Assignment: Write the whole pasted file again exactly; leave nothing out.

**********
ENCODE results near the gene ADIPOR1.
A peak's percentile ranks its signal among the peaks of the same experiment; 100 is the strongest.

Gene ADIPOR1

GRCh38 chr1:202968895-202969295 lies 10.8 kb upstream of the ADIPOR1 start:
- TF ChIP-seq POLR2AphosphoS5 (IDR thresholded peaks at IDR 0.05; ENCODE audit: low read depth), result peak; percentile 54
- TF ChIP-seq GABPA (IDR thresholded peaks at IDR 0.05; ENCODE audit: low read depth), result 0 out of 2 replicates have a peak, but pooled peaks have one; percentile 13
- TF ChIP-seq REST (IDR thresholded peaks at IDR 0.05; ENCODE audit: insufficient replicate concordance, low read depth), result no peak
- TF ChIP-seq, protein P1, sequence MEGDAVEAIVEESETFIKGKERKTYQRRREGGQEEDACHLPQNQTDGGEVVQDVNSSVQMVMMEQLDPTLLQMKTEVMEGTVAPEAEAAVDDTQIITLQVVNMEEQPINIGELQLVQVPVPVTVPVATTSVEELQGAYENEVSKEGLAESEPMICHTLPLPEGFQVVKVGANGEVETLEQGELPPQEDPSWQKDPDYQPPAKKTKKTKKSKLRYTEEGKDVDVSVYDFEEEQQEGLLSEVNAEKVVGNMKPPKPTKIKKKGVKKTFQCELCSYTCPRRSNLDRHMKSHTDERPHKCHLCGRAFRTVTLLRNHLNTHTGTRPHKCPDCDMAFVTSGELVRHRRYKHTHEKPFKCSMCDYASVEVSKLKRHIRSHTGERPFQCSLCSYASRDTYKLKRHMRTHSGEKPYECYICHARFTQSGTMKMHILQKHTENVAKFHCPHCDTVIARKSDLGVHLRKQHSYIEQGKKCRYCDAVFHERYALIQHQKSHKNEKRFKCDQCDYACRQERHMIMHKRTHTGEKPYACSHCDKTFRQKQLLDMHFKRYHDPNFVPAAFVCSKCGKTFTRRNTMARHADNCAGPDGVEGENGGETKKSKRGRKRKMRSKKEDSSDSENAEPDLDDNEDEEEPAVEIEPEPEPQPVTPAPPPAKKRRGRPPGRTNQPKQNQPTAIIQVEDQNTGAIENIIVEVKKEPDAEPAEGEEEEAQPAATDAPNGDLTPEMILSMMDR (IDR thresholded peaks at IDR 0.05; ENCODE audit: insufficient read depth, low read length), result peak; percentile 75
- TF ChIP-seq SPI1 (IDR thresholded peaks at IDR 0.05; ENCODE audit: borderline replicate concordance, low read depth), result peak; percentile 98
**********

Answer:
ENCODE results near the gene ADIPOR1.
A peak's percentile ranks its signal among the peaks of the same experiment; 100 is the strongest.

Gene ADIPOR1

GRCh38 chr1:202968895-202969295 lies 10.8 kb upstream of the ADIPOR1 start:
- TF ChIP-seq POLR2AphosphoS5 (IDR thresholded peaks at IDR 0.05; ENCODE audit: low read depth), result peak; percentile 54
- TF ChIP-seq GABPA (IDR thresholded peaks at IDR 0.05; ENCODE audit: low read depth), result 0 out of 2 replicates have a peak, but pooled peaks have one; percentile 13
- TF ChIP-seq REST (IDR thresholded peaks at IDR 0.05; ENCODE audit: insufficient replicate concordance, low read depth), result no peak
- TF ChIP-seq, protein P1, sequence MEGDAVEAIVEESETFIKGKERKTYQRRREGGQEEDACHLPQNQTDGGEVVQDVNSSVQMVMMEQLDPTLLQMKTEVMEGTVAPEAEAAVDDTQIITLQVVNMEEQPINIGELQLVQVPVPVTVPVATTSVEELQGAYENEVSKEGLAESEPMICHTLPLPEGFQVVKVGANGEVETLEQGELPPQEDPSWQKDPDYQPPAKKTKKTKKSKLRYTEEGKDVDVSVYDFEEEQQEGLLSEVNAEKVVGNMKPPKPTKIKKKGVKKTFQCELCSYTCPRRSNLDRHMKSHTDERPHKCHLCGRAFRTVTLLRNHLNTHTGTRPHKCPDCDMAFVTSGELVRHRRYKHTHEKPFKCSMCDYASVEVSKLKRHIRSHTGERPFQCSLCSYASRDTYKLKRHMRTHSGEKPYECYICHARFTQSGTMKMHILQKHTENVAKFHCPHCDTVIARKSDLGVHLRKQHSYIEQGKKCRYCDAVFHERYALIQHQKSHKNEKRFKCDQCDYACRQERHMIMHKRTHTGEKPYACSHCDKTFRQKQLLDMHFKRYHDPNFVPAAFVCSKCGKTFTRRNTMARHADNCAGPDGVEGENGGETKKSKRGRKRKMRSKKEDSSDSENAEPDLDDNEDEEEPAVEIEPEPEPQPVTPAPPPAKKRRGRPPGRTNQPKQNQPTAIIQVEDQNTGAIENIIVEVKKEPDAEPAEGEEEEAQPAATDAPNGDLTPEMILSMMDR (IDR thresholded peaks at IDR 0.05; ENCODE audit: insufficient read depth, low read length), result peak; percentile 75
- TF ChIP-seq SPI1 (IDR thresholded peaks at IDR 0.05; ENCODE audit: borderline replicate concordance, low read depth), result peak; percentile 98